Chinese Banks Improve Asset Quality by Writing off Non-performing Loans


A new study from Ernst & Young found that the asset quality of Chinese banks has seen improvements over the past year, yet risks arising from high leveraged, excess capacity sectors continues to put pressure on lenders. 

The study of 41 listed state-owned banks shows that NPL’s saw a 56.8 billion yuan increase in 2017 to reach 1.3 trillion yuan, while the weighted average NPL ratio fell to 1.55% from 1.65% the year previously.

Special mention loans and overdue loans also saw declines in their respective percentages for the sector.

According to EY the write-off and disposal of NPL’s played a critical role in improving the asset quality of Chinese banks last year, transferring 582.3 billion yuan in loan impair reserves, for an increase of 10.4 billion yuan compared to 2016.

“Without these write-offs and disposals, NPL’s will certainly grow,” said Steve Xu, partner of financial services at EY Hua Ming, according to a South China Morning Post report. “So we’d better keep prudent risk prevention.”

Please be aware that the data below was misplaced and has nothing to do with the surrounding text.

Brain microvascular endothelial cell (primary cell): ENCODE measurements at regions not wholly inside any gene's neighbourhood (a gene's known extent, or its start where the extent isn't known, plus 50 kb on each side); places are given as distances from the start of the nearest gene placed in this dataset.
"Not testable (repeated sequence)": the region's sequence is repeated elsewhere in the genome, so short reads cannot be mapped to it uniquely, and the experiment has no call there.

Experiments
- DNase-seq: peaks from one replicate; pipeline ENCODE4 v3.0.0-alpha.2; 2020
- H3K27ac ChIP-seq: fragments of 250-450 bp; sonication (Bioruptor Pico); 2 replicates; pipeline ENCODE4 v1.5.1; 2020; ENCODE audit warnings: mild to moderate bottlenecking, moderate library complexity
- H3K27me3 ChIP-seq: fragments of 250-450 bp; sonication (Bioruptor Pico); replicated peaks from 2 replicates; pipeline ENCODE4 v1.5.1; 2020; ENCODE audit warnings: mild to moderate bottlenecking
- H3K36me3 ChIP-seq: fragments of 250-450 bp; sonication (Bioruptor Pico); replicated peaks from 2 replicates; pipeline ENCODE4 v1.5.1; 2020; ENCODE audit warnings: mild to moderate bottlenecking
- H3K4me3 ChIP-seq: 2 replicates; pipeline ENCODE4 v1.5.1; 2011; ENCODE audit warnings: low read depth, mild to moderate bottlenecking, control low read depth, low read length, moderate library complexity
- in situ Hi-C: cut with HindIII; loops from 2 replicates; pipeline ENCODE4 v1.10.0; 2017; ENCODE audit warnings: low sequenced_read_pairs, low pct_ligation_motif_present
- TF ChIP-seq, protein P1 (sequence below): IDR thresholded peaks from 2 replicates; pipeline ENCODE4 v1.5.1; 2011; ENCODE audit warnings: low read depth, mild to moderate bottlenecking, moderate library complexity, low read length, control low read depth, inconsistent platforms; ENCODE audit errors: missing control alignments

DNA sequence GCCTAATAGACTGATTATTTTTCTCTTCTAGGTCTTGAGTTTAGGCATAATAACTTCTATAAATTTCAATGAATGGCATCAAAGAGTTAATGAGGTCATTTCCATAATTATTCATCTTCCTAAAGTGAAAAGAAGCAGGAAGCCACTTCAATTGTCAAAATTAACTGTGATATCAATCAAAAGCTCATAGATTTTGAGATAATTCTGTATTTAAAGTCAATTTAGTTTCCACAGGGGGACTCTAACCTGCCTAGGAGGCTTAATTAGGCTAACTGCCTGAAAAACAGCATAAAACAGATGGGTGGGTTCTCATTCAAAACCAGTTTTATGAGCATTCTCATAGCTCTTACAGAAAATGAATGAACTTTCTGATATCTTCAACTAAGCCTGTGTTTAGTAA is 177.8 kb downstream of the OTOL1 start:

Asset quality has continued to improve for some Chinese lenders since the start of 2018, with the NPL ratios of 29 listed banks falling from 1.55% to 1.52% by the end of March, as year-on-year growth in net profits accelerated to 5.95% from 4.87%.

Data from the China Banking and Insurance Regulatory Commission is less sanguine, however, pointing to a slight increase in the NPL ratio for the Chinese banking sector as a whole in the first quarter, for the first rise in five quarters.

According to CBIRC the Chinese banking sectors NPL ratio stood at 1.75% at the end of March, as compared to 1.747% at the end of 2017.

‘In terms of asset quality in the second half onwards [of 2018], we are still cautious as the fall in non-peforming loans ratio in 2107 can be partly attributed to the greater bad-loan write-offs and disposals,” said Xu.

“It can hardly be said that we have come to an inflection point…it is better not to be too optimistic.”